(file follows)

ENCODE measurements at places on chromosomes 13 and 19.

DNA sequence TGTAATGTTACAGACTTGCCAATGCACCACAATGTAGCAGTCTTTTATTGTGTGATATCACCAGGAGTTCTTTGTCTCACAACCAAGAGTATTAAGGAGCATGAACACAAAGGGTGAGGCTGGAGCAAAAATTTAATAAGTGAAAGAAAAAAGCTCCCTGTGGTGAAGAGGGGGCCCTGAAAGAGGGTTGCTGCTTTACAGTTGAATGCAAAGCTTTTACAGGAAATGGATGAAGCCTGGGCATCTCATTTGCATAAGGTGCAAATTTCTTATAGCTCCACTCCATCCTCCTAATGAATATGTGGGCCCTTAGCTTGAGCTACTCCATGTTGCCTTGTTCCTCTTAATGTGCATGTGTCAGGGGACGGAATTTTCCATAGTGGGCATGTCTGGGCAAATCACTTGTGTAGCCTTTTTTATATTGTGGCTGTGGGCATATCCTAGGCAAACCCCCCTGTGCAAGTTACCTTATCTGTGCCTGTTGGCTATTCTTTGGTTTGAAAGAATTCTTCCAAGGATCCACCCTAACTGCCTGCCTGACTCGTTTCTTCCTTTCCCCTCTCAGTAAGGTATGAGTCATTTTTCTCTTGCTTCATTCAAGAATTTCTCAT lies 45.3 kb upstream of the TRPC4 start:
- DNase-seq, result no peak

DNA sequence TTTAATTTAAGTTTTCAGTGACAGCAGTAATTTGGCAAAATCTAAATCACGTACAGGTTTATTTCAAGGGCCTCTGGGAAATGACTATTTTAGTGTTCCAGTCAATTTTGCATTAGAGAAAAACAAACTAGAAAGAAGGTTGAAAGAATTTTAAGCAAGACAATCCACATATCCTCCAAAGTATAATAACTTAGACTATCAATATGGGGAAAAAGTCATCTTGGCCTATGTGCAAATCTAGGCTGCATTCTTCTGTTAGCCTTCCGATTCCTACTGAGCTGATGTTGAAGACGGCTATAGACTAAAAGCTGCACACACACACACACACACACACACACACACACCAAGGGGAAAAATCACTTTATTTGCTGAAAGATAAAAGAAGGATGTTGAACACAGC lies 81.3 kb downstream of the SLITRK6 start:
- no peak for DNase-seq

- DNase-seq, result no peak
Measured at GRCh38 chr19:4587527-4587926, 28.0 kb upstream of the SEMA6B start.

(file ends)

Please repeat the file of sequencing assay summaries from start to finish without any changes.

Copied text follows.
ENCODE measurements at places on chromosomes 13 and 19.

DNA sequence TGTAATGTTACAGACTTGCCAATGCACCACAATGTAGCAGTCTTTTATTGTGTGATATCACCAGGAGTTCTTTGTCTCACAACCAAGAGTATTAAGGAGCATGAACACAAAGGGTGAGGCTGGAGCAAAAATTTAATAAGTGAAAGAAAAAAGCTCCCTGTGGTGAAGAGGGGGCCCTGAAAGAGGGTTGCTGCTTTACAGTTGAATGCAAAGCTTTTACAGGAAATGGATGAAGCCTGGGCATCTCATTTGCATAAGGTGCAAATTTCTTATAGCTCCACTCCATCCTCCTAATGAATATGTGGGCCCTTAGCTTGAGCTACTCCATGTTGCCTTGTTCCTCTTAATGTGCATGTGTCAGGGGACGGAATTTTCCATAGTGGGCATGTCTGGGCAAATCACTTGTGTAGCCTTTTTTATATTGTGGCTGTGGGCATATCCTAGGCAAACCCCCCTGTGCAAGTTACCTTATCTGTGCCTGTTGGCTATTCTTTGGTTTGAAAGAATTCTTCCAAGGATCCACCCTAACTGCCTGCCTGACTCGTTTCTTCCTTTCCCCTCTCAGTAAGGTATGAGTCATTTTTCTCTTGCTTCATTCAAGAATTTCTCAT lies 45.3 kb upstream of the TRPC4 start:
- DNase-seq, result no peak

DNA sequence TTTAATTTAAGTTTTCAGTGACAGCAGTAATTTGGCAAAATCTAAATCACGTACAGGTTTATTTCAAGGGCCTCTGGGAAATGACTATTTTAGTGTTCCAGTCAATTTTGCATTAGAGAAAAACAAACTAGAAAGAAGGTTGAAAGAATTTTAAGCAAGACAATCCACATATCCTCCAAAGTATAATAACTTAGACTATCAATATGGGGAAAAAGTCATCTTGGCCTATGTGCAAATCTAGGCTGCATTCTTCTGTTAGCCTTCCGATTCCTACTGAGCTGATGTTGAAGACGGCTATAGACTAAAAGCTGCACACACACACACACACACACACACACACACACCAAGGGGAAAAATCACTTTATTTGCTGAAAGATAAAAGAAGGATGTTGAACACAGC lies 81.3 kb downstream of the SLITRK6 start:
- no peak for DNase-seq

- DNase-seq, result no peak
Measured at GRCh38 chr19:4587527-4587926, 28.0 kb upstream of the SEMA6B start.